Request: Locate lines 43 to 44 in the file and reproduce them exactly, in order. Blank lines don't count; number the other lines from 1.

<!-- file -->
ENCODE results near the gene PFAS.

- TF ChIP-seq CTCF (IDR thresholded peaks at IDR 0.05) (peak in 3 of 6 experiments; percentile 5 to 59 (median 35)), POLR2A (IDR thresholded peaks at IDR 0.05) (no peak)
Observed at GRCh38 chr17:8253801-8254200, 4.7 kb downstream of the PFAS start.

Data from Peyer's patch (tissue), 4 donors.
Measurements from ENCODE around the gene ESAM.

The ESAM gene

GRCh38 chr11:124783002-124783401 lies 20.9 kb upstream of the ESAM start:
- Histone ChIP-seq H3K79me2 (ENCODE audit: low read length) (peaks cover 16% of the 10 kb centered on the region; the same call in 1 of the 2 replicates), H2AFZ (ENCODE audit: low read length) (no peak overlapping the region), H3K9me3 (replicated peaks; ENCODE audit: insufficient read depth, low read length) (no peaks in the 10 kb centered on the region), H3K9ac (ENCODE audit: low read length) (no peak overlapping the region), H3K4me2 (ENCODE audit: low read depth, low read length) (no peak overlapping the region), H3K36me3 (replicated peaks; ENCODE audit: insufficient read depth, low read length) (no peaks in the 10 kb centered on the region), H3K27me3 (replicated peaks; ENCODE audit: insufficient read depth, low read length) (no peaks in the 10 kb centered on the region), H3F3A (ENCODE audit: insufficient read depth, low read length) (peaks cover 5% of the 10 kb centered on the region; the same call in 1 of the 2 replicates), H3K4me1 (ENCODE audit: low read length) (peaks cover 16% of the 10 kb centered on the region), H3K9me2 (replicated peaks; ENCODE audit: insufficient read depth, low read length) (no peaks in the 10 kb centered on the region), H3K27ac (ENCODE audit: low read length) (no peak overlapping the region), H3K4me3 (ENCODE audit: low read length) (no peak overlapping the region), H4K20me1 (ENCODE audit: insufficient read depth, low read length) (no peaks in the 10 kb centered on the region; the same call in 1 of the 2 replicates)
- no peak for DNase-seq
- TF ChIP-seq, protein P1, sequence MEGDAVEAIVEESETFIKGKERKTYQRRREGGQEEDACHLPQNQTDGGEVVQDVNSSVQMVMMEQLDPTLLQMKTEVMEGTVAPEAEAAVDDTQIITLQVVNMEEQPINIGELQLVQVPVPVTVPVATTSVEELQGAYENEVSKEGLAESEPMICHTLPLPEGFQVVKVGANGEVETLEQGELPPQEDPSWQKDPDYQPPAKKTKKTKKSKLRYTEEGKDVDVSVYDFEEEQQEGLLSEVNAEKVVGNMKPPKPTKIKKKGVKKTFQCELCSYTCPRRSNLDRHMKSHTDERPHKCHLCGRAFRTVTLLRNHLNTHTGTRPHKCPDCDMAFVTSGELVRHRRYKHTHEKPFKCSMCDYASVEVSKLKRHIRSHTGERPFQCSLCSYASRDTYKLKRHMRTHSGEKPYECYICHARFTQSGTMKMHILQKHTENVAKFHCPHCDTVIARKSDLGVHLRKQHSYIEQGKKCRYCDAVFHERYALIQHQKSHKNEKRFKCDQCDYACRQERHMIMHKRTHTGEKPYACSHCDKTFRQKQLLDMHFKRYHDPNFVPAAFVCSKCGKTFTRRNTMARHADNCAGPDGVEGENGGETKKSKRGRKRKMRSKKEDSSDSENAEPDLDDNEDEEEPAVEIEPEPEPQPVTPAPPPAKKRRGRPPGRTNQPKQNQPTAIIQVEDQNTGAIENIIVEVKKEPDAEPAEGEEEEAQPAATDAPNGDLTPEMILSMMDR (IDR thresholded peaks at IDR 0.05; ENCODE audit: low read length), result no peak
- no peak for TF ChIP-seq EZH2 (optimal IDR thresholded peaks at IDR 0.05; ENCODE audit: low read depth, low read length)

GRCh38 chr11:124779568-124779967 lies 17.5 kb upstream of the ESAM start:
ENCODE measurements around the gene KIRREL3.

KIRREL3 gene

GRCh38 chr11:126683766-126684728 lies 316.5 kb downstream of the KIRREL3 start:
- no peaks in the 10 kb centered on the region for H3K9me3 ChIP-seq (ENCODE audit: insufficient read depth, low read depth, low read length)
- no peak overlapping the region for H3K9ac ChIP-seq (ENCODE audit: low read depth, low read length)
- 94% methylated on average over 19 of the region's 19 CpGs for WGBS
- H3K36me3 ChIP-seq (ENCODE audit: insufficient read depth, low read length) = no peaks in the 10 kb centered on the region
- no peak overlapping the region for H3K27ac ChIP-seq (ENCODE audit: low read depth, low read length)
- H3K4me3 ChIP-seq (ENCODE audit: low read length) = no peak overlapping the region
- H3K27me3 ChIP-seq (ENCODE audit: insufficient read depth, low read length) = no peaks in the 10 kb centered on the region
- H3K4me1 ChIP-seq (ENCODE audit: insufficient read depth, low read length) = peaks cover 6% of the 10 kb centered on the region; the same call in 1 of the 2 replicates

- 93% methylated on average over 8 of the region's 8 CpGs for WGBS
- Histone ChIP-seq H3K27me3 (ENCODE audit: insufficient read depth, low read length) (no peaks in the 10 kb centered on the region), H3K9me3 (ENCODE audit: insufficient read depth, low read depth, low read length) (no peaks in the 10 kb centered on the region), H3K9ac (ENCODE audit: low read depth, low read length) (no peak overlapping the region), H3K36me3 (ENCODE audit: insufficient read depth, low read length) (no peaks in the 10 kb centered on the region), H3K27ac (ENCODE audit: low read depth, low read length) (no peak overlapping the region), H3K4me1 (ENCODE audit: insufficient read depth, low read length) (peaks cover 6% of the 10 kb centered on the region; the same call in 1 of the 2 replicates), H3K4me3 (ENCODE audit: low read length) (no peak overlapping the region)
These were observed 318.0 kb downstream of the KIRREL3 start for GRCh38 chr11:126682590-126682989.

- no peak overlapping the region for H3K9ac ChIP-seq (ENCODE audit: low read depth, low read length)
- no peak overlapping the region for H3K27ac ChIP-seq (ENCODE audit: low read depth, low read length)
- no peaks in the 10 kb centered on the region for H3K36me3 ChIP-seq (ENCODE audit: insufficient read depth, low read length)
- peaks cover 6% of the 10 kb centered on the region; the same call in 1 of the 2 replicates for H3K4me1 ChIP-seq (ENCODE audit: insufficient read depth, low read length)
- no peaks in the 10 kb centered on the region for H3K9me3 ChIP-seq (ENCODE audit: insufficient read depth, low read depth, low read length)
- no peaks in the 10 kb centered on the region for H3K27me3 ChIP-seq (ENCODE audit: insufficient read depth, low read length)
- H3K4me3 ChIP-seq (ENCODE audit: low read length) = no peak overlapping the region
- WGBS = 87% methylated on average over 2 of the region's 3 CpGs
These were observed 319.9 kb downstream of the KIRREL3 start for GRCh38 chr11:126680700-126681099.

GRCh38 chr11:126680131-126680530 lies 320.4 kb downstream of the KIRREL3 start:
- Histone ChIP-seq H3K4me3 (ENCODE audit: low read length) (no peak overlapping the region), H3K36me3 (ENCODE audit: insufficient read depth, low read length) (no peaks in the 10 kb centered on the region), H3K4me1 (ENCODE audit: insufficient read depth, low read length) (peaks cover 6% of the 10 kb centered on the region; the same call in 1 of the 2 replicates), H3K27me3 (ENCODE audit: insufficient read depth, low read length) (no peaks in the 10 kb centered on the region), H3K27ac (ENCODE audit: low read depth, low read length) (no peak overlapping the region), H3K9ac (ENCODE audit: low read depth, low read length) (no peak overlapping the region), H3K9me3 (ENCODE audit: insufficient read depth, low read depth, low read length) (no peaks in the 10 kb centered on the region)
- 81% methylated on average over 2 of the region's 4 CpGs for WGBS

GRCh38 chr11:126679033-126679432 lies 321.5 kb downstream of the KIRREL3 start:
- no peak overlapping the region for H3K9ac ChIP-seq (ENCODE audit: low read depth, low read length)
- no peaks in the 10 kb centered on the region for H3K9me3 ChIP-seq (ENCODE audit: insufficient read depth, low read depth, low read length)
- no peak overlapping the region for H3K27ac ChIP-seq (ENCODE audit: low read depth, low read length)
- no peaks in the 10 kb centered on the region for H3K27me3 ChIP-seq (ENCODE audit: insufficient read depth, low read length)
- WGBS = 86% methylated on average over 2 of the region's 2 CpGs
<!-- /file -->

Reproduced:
- no peaks in the 10 kb centered on the region for H3K27me3 ChIP-seq (ENCODE audit: insufficient read depth, low read length)
- WGBS = 86% methylated on average over 2 of the region's 2 CpGs